“I never was in a battle, but if they made any more noise at Bull Run than Boston was making, I’m glad I wasn’t there. I thought I was running away from the biggest fight on record. It was what our military authors call ‘a continual roll of musketry.’ But while running away from one battle I piled into another and had all the fight I needed on my hands. The dogs and two bears were mixed up in some sort of disagreement about things in general, and I was in it, as the Dude would say, with both feet and a crutch. We got some tangled, but things came my way pretty soon, and when the bears were laid out I stopped to listen. The fight was still going on down the canyon. The boy is still holding his own, I thought; it would be a pity to spoil such a battle. So I went on and dressed my bears, while the steady roll of musketry thundered in the gulch. Then I had a wash in the creek, had a smoke and sat down at the foot of a tree and fell asleep. The last I heard was a monotonous uproar indicating that the forces down the gulch were stubbornly holding their ground.
“I never did know how long I slept, but when I awoke all was quiet. Perhaps it was the silence following the cessation of hostilities that awakened me. I set out to find Boston, and groped my way down the gulch through a cloud of smoke. Presently I came to the scene of the fray. Where my hero had made his first and last stand was a stack of empty shells and the pump-gun so hot that it had set the dry leaves afire, but the bear hunter was gone. I yelled, but got no answer. I looked for tracks up and down the canyon, but there were no tracks. The kid had vanished.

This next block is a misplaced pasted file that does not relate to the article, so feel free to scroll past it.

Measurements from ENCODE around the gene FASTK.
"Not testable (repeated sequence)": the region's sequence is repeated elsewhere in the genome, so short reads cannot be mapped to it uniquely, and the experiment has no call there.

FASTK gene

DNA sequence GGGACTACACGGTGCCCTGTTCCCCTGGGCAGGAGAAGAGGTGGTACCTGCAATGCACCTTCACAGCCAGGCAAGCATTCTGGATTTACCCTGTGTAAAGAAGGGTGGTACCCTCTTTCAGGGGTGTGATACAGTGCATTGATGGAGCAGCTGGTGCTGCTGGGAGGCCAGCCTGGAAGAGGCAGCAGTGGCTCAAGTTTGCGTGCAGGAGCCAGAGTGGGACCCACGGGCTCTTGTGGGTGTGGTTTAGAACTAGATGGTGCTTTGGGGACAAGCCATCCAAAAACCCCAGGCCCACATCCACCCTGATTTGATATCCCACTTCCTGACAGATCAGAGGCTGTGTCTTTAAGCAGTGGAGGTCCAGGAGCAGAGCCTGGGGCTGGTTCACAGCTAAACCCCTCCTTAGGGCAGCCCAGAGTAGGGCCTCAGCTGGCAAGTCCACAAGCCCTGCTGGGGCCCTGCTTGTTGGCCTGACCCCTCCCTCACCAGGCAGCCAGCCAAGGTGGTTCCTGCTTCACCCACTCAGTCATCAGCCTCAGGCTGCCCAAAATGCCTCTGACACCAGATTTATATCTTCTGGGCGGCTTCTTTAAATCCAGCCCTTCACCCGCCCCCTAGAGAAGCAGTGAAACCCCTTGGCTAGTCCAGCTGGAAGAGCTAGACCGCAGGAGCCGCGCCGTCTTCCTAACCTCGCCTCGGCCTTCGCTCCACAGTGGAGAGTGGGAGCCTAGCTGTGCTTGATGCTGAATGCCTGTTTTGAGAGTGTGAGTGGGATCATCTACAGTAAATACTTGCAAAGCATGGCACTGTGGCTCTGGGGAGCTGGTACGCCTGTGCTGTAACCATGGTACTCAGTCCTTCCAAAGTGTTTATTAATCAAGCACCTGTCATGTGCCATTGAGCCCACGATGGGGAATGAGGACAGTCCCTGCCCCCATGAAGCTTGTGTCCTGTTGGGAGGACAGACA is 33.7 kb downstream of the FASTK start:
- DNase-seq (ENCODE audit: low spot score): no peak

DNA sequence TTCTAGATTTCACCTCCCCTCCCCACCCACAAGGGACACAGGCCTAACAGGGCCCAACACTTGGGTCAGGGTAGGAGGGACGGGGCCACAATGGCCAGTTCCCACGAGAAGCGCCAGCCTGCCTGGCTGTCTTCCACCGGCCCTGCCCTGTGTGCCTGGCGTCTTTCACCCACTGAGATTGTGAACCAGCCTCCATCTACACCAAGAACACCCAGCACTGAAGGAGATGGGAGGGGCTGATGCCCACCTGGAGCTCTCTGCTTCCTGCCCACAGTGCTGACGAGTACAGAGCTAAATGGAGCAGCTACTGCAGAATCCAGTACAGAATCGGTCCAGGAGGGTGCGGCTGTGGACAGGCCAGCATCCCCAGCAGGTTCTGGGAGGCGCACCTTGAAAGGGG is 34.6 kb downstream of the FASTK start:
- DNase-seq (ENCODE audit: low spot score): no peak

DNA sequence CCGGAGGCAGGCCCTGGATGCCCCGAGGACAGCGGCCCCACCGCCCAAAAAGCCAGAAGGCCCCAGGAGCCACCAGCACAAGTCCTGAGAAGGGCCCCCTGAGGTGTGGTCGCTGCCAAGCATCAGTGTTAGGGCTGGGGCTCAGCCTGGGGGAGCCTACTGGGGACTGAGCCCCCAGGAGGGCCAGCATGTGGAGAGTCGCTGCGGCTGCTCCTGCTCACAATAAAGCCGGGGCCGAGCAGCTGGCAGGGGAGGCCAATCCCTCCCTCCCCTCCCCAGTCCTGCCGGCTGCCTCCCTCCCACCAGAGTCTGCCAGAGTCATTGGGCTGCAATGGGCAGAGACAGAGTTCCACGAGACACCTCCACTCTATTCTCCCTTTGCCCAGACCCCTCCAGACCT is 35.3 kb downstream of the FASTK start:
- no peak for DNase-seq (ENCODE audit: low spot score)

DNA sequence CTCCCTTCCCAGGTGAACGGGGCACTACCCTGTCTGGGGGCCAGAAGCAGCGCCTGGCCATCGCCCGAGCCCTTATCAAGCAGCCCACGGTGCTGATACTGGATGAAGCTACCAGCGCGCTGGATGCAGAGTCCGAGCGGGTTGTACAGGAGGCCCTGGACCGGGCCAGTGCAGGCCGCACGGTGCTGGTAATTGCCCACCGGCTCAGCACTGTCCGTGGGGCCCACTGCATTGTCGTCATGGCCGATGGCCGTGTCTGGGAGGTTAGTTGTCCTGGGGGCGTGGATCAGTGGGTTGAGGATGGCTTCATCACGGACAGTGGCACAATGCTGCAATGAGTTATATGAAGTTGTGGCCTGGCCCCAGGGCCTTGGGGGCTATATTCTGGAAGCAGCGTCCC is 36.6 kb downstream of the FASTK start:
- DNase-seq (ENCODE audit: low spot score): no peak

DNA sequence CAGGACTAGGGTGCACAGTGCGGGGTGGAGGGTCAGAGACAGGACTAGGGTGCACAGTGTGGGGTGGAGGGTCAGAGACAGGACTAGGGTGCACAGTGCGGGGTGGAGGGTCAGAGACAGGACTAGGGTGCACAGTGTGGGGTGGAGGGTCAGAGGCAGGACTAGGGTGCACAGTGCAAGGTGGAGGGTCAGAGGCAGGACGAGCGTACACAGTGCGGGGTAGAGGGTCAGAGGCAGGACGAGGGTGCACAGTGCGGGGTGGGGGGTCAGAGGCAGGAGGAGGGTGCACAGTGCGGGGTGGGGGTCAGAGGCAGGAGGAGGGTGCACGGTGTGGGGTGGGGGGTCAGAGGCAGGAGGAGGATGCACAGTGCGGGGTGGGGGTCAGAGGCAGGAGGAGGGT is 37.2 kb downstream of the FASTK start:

“Then I climbed up the side of the canyon, high enough to see the tops of trees that stood in the bottom of the gulch. Near the scene of hostilities was a giant sugar pine, the top of which had been broken off. Boston had shinned up that tree when his ammunition gave out, and when I discovered him he was balancing himself upon the broken shaft and reaching out over his head into space for more limbs.”
“Yosemite” is an Indian word, signifying “place of the Grizzly bear,” and appropriately the Yosemite National Park is made a sanctuary for the California Grizzly by the regulations forbidding hunting or the carrying of firearms within its borders. Danger of extinction of the species, which was an imminent menace when the park was established, was averted by that act, and doubtless the bears have increased in numbers under protection of the United States. They were quite plentiful in that part of the Sierra Nevada in the early 90’s, when, as State Forester, I co-operated with the first superintendent of the National Park, Capt. Wood, Fourth U. S. Cavalry, in driving out the sheep-men with their devastating flocks of “hoofed locusts,” and protecting the Sierra forests from fire.